OSU Oceanographer Receives White House ‘Early Career’ Award


WASHINGTON, D.C. – Kelly Benoit-Bird, an assistant professor in the College of Oceanic and Atmospheric Sciences at Oregon State University, has been honored by the White House with a prestigious Presidential Early Career Award for Scientists and Engineers.

She is one of 56 researchers nationally honored with the award, the nation’s highest honor for professionals at the beginning of their independent research careers.

Benoit-Bird was nominated for the award by the Office of Naval Research, which last year presented her with its 2005 Young Investigator Award. She received an award of $396,600 from the ONR to purchase scientific echo sounders with acoustic frequencies that allow her to study marine animals ranging from zooplankton to sperm whales.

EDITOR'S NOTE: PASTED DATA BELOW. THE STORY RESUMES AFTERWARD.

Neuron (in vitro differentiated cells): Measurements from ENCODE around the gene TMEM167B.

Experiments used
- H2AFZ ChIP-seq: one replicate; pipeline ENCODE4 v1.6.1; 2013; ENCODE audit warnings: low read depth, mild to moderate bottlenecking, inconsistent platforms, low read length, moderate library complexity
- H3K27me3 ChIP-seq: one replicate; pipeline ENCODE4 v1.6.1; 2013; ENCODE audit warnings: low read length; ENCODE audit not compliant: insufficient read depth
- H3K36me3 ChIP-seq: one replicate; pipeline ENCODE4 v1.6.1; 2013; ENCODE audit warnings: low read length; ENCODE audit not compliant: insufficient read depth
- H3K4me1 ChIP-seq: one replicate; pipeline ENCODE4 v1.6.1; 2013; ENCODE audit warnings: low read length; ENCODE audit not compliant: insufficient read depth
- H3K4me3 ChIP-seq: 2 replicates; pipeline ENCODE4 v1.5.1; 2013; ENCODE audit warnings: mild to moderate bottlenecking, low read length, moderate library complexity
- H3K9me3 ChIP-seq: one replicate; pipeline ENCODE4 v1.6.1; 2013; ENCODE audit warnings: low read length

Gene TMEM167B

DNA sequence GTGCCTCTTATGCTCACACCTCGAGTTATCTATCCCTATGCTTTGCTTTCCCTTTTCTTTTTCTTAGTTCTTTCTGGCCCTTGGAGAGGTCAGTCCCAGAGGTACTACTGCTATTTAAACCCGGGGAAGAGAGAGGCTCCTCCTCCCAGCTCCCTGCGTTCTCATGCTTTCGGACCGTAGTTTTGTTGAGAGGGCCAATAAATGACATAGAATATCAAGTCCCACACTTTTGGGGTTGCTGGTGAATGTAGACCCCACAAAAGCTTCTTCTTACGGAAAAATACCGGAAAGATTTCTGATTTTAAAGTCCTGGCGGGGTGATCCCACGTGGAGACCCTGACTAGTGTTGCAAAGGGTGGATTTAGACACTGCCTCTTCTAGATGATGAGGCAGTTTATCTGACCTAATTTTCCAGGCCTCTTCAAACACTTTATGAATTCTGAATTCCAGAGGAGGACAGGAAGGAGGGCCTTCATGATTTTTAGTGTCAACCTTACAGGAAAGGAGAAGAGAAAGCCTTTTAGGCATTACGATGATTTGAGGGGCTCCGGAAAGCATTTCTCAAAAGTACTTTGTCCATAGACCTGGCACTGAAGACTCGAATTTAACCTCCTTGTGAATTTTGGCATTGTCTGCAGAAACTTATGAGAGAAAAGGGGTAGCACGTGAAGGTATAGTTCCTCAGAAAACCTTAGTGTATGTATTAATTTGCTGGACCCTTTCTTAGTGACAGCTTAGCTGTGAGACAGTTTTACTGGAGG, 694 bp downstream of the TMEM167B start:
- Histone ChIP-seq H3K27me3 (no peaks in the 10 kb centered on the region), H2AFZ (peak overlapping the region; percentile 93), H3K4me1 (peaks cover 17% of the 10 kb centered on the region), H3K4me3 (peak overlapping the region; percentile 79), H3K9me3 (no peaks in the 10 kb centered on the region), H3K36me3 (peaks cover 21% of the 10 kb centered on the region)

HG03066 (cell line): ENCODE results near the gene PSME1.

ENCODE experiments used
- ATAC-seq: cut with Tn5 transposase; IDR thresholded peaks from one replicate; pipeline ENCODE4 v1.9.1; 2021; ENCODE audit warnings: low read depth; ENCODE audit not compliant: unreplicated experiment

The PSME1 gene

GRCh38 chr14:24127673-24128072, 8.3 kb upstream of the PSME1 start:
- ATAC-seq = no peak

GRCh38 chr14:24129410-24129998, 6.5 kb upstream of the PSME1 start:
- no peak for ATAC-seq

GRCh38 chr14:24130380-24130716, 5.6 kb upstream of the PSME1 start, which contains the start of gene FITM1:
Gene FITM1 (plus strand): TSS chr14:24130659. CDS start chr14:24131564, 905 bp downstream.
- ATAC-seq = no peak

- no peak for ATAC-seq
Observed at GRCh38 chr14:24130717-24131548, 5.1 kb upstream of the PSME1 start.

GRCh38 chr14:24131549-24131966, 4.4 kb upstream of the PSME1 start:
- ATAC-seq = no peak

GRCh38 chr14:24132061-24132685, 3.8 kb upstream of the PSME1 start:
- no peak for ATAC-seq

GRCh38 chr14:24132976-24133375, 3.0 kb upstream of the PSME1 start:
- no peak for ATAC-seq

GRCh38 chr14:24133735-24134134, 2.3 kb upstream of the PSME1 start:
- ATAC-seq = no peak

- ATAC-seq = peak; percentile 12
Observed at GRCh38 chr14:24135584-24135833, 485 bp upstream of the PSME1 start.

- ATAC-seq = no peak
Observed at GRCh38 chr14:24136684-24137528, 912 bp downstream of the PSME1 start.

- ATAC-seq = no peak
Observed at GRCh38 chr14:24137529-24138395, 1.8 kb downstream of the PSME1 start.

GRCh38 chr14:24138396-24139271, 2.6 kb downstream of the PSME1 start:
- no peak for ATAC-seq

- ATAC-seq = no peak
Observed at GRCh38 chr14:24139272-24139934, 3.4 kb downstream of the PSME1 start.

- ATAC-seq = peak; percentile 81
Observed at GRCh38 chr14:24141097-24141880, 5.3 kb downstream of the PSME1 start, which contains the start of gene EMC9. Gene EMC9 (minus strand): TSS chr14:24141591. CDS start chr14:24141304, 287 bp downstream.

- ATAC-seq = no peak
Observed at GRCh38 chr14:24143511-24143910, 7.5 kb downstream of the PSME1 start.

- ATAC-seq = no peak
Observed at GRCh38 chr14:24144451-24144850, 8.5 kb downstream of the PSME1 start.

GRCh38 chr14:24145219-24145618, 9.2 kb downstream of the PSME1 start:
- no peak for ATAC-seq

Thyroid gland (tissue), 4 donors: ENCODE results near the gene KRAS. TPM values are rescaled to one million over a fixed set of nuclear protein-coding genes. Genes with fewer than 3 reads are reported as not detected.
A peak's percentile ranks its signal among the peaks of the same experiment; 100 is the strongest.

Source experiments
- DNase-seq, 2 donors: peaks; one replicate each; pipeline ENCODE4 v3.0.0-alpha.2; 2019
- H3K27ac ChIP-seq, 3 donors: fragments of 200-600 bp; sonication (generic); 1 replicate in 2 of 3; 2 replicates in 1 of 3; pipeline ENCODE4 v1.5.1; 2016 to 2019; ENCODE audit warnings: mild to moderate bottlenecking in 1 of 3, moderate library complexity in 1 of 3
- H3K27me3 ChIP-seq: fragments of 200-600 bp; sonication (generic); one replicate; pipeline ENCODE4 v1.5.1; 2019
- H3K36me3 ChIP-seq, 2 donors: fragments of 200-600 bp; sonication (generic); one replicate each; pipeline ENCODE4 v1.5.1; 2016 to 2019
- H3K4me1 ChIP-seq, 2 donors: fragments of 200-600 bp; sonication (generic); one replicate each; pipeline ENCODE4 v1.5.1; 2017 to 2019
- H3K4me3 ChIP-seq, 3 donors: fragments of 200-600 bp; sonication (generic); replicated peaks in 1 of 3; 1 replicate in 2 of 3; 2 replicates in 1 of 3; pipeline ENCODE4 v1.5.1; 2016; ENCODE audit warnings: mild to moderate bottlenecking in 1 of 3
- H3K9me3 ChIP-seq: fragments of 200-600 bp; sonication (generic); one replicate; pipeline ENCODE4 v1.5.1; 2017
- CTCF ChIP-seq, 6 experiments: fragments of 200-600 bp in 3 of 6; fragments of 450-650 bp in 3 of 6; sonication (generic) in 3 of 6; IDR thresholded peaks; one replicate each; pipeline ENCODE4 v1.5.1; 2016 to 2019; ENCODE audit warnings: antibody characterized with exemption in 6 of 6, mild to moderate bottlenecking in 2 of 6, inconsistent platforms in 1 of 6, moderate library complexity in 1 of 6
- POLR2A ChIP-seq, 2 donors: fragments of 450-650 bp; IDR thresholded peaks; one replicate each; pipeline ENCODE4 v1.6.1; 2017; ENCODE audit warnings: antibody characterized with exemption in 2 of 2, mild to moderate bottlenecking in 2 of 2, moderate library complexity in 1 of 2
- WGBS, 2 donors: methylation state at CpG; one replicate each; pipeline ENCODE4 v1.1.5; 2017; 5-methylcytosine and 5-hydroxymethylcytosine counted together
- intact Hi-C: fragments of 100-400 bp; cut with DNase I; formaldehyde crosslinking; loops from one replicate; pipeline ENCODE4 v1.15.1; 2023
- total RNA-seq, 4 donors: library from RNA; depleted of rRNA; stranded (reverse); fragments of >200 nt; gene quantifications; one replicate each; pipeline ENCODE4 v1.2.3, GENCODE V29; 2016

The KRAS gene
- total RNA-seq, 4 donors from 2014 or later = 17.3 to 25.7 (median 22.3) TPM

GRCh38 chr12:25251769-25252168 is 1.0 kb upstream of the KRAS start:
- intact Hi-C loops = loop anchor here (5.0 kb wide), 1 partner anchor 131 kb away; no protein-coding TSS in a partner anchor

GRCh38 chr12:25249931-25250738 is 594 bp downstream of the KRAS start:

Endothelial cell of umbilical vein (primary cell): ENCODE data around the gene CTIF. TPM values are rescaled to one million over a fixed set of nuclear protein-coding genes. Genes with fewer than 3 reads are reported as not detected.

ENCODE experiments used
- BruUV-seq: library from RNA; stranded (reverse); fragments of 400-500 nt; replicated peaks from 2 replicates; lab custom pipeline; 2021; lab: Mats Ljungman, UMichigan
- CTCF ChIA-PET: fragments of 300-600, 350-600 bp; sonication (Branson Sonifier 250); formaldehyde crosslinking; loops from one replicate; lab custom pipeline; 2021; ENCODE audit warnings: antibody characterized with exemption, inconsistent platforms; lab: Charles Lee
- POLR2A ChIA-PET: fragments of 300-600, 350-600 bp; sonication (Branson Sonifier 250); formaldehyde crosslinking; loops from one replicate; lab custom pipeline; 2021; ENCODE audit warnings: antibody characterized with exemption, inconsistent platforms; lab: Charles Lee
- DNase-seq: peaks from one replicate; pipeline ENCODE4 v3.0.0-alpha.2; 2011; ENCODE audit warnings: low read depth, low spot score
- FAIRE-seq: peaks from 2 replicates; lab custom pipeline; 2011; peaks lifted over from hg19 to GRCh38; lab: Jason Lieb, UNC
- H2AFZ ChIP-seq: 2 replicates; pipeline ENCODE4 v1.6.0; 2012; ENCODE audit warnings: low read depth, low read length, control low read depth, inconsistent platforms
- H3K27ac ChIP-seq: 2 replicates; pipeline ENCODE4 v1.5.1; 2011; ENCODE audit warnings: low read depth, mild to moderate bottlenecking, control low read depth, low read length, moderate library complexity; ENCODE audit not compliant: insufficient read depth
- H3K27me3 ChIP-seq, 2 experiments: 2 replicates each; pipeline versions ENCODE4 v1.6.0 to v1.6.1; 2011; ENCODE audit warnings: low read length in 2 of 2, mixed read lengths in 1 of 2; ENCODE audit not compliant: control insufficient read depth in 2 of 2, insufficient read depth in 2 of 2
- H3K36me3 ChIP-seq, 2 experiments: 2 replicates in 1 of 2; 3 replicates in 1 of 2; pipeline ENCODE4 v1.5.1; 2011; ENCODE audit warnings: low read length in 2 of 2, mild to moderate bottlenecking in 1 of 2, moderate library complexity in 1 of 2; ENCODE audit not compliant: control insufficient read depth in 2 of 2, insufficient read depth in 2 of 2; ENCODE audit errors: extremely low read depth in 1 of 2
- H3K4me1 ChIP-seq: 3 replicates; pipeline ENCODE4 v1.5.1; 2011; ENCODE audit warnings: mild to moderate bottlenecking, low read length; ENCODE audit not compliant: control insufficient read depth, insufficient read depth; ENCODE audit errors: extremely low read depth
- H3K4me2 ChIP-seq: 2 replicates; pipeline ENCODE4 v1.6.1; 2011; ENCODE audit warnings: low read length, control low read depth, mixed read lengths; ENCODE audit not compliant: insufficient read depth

An expert in marine ecological communities, Benoit-Bird frequently uses acoustics to study the relationships between different species in marine environments.

“We think of the world so two-dimensionally,” she said. “Yet everything in the ocean is 3-D. A plant that grows in the ocean may have drifted miles away with hours. Animals that feed on the plant move up and down in the water column. The interactions are amazingly complex.”

Benoit-Bird has several different ongoing research efforts that take her from the Pacific Northwest to Monterey Bay to the waters off Hawaii. A faculty member at OSU since 2003, she is a graduate of Brown University and earned a doctorate in oceanography from the University of Hawaii, also in 2003.